The Doges of the Republic of Venice

The Doge, from the Latin “Dux” ( “Guide”, “Commander”), and adapted from the Venetian “Doxe”, was the Supreme Magistrate and leader of the Republic of Venice for over a thousand years, between the VIII° and the XVIII° century.

This title was used when the city of Venice was subject to the sovereignty of the Byzantine Empire, and it became permanent after the independence of the city from Constantinople.

According to the Venetian tradition, the first Doge was Paolo Lucio Anafesto, elected in 697.

Usually the person selected as Doge was one of the wise elders of the city and its residence after the earlier ones located in Heraclia (Eraclea) and Metamaucum (Malamocco) it became the Doge’s Palace, symbol of the power and wealth of the Serenissima.

The Doge had a duty to finance the state’s expenses with his personal asset, including luxurious festivities and public ceremonies such as the Carnival; for this reason the Doges were chosen almost exclusively from the wealthiest aristocracy of Venice.

Although between the VIII° and XII° century the power of the Doge was very strong, it was never possible to make the title hereditary.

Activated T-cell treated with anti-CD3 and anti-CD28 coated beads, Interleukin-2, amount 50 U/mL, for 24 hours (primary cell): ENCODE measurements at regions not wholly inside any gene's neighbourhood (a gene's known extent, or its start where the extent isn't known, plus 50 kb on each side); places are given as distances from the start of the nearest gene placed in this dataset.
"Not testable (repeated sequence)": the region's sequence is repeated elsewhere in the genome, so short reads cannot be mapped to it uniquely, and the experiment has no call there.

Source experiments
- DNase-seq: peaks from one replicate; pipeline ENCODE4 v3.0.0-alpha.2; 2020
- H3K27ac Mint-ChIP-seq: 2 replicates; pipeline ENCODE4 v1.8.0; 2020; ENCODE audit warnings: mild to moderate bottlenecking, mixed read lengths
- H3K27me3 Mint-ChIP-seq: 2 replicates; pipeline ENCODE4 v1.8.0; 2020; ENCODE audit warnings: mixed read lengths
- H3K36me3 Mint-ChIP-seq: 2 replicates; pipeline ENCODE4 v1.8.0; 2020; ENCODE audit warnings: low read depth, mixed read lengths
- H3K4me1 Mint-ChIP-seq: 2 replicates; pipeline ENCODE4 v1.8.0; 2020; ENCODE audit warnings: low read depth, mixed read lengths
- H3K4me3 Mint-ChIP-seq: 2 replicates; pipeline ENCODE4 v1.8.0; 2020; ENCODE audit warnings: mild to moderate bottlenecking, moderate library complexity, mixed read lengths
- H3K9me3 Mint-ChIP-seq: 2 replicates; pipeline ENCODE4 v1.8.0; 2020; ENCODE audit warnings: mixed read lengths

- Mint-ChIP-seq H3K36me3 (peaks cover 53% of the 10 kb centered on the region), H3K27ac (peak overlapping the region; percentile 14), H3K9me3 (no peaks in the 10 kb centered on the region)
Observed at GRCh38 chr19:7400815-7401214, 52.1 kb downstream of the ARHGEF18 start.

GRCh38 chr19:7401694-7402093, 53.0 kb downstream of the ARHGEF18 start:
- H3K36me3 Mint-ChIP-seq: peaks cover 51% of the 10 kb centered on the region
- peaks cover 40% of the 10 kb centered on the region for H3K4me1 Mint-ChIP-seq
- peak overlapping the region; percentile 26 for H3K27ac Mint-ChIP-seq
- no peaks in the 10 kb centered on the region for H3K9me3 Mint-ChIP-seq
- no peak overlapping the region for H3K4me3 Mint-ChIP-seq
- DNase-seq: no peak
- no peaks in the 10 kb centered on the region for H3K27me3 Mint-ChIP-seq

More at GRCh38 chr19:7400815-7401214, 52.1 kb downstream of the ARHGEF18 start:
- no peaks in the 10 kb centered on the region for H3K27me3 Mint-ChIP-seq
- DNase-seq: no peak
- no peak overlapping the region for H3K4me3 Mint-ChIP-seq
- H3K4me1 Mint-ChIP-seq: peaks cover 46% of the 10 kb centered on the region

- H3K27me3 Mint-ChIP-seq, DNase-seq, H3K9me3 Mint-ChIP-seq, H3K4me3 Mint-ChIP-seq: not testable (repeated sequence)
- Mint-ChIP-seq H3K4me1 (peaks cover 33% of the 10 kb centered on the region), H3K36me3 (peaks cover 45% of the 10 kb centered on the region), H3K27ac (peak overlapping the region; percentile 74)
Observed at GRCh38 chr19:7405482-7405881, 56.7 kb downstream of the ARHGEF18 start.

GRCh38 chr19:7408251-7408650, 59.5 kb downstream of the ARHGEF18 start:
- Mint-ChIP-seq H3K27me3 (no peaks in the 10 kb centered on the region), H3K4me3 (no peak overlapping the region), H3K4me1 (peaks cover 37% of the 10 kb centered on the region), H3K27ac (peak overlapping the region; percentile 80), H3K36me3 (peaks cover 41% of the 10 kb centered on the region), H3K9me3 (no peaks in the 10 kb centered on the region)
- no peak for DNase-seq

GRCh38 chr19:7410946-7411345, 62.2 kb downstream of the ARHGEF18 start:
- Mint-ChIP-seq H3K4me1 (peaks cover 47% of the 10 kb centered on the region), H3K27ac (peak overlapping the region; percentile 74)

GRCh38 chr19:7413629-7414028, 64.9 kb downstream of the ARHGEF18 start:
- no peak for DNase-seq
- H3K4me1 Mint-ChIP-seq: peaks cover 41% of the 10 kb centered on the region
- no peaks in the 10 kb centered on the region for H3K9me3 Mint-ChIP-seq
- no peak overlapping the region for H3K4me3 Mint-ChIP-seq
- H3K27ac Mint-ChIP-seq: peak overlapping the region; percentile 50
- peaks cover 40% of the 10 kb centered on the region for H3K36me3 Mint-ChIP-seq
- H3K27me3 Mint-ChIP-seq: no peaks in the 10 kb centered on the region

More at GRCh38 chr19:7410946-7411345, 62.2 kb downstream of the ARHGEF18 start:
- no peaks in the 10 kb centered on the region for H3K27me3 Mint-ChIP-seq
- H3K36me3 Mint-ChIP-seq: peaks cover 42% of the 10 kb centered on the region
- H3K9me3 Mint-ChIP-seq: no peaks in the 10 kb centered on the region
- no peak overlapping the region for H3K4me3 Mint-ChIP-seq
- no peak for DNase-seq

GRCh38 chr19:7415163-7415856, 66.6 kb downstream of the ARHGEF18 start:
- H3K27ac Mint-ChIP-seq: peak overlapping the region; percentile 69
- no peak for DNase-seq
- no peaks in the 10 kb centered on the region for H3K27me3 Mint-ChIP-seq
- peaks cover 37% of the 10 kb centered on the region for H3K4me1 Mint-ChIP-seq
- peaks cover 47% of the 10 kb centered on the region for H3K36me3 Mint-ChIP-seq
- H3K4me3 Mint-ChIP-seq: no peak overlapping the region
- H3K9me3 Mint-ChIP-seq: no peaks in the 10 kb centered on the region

The Venetian aristocracy, the same one which the Doge was elected from, retained mechanisms to avoid that the power was concentrated in a single individual.
Starting from the XII° century the aristocracy succeeded to limit the Doge’s faculties through the creation of some government agencies for regulating many areas of the State organization; thereby the Doge was prevented to become an absolute prince.

The Doge could not grant hearings or open official correspondence without the presence of the “Consiglio dei Dieci” or other collegiate bodies and he was also not allowed to spend time outside the Doge’s Palace except for public events or military expeditions.

The Doge was considered a “King without Crown,” who once elected had to swear that constitutional supremacy always would have been predominant on the personal one.

The last Doge, Ludovico Manin, was deposed when Napoleon conquered northern Italy and Venice was taken by French troops in May 1797.

120 Doges were elected in the thousand years history of the Republic of Venice.